Combat is broken into a series of 10-second rounds. Each round has two phases.
In open conflicts (assume combat for now), the participants are divided into Heroes (the PC’s and allies) and Villains (bad guys and their allies.) Most times, the whole of one side — the Heroes or Villains – acts in one phase (in descending order of Dexterity), and their opponents the other.
Having The Initiative means you have the choice between the two phases. You can choose to act first, taking the battle to the enemy, or choose to act second, allowing the enemy to act, then taking action to disrupt their strategies.
At any given point in time, one side can have The Initiative, the other can, or neither can. The Initiative can switch back and forth at any time, but once one side has it, they keep it until the enemy manages to Seize the Initiative and take it away from them. This requires an attack or gambit that shocks, demoralizes, or disorients them so much they are forced to react to the attack, forced to be the defenders rather than the aggressors.
Concurrent with The Initiative is The Advantage. This reflects, in game mechanical terms, how organized and effective the aggressors are, and how disorganized and ineffective the defenders are.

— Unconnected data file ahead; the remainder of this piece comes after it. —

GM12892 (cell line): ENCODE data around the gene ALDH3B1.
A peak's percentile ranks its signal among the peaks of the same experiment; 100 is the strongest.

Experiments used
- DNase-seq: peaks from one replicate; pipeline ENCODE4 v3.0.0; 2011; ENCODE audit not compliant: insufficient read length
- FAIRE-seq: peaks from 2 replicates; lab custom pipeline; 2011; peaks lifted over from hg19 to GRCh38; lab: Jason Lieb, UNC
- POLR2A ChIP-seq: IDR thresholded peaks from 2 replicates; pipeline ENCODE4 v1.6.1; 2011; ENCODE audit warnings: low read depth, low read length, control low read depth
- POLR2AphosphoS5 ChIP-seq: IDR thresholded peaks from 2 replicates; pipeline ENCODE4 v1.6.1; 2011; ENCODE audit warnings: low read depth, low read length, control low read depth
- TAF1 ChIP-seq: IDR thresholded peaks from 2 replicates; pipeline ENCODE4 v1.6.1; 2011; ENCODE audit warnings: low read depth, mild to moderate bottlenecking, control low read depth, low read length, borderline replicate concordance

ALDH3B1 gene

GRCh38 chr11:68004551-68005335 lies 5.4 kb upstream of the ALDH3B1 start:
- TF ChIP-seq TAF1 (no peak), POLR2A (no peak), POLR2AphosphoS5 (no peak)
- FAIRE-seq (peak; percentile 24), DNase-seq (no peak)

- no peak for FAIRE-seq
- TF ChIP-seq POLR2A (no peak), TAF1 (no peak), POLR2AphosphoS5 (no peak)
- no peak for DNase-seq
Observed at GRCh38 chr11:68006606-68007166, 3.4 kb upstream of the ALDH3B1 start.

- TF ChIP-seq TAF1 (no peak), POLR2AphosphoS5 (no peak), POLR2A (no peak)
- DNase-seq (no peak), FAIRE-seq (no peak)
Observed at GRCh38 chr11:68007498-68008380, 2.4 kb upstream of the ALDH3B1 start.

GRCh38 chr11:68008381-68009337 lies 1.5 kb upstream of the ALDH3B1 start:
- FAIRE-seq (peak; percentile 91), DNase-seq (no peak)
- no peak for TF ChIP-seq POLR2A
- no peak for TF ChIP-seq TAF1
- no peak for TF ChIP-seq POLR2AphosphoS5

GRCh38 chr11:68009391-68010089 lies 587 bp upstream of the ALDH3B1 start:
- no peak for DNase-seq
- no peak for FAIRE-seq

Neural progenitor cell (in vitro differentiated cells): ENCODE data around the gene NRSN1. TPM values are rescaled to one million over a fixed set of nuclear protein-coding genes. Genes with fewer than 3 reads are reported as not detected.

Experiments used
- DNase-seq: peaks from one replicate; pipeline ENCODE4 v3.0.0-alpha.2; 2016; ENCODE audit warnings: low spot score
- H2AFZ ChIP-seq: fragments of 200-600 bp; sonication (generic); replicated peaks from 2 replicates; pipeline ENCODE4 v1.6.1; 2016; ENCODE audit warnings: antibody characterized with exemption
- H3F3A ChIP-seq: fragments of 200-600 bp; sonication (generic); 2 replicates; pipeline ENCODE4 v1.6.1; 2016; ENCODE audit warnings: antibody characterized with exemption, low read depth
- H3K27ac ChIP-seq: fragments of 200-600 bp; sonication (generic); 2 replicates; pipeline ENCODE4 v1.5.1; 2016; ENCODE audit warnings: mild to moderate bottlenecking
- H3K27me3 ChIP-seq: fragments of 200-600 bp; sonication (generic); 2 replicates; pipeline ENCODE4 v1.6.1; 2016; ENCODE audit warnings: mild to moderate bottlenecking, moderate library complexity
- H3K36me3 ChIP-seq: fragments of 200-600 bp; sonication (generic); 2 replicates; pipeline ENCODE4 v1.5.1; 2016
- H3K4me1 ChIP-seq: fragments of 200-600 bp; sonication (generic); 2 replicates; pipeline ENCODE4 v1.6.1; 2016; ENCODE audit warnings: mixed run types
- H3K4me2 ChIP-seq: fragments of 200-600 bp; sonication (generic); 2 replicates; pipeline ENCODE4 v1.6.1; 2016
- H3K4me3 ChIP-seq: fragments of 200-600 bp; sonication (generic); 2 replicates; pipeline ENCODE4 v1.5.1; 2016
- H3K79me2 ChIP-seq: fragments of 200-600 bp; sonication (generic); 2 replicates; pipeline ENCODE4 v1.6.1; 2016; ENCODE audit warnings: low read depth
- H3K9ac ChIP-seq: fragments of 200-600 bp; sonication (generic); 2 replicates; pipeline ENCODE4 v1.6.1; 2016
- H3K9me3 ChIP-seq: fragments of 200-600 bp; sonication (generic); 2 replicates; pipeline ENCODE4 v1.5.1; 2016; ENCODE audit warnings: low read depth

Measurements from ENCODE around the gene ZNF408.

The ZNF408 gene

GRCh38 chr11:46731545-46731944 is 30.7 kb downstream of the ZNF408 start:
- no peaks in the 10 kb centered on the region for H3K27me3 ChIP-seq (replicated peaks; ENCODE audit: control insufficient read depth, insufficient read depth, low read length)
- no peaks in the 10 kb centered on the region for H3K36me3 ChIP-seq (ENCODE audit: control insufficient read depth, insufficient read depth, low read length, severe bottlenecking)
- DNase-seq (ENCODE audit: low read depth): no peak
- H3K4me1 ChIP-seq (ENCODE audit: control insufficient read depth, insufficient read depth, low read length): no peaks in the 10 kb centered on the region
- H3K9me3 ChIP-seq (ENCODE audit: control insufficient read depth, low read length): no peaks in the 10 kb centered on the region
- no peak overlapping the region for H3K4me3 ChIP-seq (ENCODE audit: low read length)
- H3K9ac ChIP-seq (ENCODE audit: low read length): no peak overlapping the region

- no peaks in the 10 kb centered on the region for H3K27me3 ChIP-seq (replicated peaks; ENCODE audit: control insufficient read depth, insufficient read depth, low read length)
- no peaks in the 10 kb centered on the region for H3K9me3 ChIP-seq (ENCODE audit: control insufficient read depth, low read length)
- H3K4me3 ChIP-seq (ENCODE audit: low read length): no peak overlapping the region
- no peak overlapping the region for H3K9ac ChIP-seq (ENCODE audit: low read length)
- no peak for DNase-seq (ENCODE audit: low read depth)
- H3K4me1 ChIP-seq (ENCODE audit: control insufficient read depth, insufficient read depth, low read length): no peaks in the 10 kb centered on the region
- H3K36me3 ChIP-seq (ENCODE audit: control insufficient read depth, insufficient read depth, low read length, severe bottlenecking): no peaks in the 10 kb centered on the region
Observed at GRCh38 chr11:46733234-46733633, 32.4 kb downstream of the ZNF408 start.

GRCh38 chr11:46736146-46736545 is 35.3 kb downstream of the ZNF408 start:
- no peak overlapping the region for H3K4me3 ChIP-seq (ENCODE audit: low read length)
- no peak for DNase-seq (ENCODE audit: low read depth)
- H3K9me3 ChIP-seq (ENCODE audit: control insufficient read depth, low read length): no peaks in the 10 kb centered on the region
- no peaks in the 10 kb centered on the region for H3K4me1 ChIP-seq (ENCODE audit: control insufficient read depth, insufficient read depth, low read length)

This is measured in terms of an Advantage bonus. Each round the aggressors make a successful attack against their foes (called Pressing the Attack), their Advantage bonus grows. (Reflecting what a Civil War General called “keeping up the skeer”).
Their opponents can Counter-Attack, countering the Press, or even Seizing the Initiative for themselves. If they successfully Seize, they gain the benefits of the Advantage, and can begin to garner their own bonus.
Most importantly, The Initiative doesn’t indicate who is winning or losing (in terms of raw body count), and doesn’t automatically go to who is winning or losing.
It goes to the side who is forcing the enemy to react to his choices. Who is disrupting his enemy’s plans, time and again. Who is choosing when and how to attack, thus forcing the enemy to flail desperately as he tries to respond.
In an individual combat, in a battle, in a theatre, in a war, one side has The Initiative and one doesn’t. It is key to winning the conflict.
[Note: This is a multi-part post. Keep track of the previous posts here.]